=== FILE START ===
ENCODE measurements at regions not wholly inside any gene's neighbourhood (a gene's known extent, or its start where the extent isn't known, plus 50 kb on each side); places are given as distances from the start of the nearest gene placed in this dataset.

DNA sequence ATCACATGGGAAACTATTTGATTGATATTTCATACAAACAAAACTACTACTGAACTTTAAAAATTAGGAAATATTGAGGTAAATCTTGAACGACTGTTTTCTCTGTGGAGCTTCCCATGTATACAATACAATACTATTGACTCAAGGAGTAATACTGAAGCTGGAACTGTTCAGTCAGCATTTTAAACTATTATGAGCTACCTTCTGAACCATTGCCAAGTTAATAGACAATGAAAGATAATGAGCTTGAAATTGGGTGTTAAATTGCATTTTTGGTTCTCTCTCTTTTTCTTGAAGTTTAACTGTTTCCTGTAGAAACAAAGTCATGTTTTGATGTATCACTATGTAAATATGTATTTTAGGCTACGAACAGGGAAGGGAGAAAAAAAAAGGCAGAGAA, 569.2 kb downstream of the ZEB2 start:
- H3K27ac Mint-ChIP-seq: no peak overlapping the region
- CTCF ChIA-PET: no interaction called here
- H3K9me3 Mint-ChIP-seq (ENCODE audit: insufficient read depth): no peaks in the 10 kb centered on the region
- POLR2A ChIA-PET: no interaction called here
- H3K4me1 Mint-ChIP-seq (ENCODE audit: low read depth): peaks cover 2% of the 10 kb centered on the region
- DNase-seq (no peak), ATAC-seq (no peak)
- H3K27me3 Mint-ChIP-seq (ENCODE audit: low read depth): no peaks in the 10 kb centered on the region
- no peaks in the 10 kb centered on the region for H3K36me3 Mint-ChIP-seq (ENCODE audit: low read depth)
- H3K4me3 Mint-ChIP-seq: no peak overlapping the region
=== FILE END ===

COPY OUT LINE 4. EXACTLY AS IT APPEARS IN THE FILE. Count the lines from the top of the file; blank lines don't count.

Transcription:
- CTCF ChIA-PET: no interaction called here